Supreme Shift: High Court Unveils Ethics Code Amidst Controversy


Associate Justice Clarence Thomas (left) joins other members of the Supreme Court as they pose for a new group portrait, at the Supreme Court building in Washington, Oct. 7, 2022. All or most of a $267,000 loan obtained by Supreme Court Justice Clarence Thomas to buy a high-end motorcoach appears to have been forgiven, raising tax and ethics questions, according to a new report by Senate Democrats. (AP Photo/J. Scott Applewhite, File) / Associate Justice Samuel Alito (right) joins other members of the Supreme Court as they pose for a new group portrait, Oct. 7, 2022, at the Supreme Court building in Washington. Alito said in an interview he gave to the Wall Street Journal opinion pages, published Friday, July 28, 2023, that Congress lacks the power to impose a code of ethics on the Supreme Court, making him the first member of the court to take a public stand against proposals in Congress to toughen ethics rules for justices in response to scrutiny of their activities beyond the bench. (AP Photo/J. Scott Applewhite, File)
Reading Time: < 1 minute

The U.S. Supreme Court has announced a new code of conduct aimed at addressing allegations of ethical misconduct among some justices. The development comes after months of news stories questioning the ethical conduct of Justice Clarence Thomas and Justice Samuel Alito.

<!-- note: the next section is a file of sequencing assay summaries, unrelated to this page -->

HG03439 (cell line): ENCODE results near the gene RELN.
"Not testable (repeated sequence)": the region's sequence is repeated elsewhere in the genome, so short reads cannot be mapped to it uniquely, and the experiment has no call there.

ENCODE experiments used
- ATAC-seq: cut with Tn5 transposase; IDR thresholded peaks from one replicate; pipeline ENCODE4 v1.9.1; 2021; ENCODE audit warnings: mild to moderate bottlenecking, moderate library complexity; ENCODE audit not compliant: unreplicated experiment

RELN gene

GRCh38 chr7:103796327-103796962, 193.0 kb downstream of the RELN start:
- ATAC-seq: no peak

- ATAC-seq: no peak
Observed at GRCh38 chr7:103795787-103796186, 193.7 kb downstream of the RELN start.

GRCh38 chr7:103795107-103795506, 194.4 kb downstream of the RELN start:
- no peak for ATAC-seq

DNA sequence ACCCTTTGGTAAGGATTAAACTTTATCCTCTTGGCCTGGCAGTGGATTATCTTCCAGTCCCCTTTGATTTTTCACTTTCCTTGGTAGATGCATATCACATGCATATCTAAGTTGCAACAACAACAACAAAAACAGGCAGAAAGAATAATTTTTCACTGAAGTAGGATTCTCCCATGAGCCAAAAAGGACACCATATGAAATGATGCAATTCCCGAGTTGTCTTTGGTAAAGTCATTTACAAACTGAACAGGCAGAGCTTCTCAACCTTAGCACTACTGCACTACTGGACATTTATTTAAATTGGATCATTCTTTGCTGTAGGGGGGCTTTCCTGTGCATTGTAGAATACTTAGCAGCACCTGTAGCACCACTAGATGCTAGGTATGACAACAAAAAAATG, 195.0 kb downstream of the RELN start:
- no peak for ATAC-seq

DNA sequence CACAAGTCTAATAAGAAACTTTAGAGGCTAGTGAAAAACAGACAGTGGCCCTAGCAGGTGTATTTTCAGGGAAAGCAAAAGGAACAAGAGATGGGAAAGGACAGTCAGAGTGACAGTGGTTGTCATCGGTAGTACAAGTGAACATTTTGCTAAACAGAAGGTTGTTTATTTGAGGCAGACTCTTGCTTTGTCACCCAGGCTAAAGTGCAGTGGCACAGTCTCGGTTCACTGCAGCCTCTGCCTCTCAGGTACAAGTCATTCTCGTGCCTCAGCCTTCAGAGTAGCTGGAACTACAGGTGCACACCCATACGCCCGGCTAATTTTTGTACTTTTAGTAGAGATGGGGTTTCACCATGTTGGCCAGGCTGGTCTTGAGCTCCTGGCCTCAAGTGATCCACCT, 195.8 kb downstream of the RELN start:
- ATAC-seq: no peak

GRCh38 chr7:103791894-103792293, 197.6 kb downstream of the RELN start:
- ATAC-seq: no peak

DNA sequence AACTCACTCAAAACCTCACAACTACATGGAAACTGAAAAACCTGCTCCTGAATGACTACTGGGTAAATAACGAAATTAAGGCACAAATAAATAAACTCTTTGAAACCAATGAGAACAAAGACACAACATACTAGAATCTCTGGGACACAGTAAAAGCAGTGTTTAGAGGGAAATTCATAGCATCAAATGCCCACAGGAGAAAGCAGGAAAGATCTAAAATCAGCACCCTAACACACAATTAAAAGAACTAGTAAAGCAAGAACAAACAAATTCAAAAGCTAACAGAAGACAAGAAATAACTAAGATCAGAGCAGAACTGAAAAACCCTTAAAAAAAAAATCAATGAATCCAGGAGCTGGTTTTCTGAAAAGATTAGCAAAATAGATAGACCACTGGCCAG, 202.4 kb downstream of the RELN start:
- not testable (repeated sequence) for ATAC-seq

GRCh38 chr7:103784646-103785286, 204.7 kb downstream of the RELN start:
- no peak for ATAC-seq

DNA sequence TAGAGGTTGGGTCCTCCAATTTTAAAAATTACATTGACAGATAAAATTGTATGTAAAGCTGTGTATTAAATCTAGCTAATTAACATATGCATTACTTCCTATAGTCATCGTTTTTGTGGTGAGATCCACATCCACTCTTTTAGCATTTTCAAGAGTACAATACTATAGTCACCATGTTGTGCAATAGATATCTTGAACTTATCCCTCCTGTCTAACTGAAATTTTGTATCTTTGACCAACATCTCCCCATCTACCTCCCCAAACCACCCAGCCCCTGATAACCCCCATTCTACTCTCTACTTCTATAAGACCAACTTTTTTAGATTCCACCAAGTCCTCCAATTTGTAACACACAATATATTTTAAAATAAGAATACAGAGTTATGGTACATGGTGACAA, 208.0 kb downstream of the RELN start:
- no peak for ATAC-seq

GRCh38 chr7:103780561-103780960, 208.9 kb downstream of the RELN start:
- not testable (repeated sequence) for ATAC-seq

The new ethics code comes from an existing one from lower courts but is tailored to the unique institutional settings of the Supreme Court. However, details on how it will work, who will enforce it, and its potential impact on financial disclosures remain unclear.

Critics have expressed concerns about the lack of concrete enforcement mechanisms, with some arguing that without robust oversight, ethical rules may lose their meaning.

The court mentioned the need for additional resources for reviewing recusal and ethics issues, indicating potential challenges and implementation.

While the court’s action is seen as a response to public criticism, questions persist about how the rules will be enforced and whether they will satisfy critics.

Click play to listen to the report from AURN White House Correspondent Ebony McMorris. For more news, follow @E_N_McMorris & @aurnonline.

advanced divider
advanced divider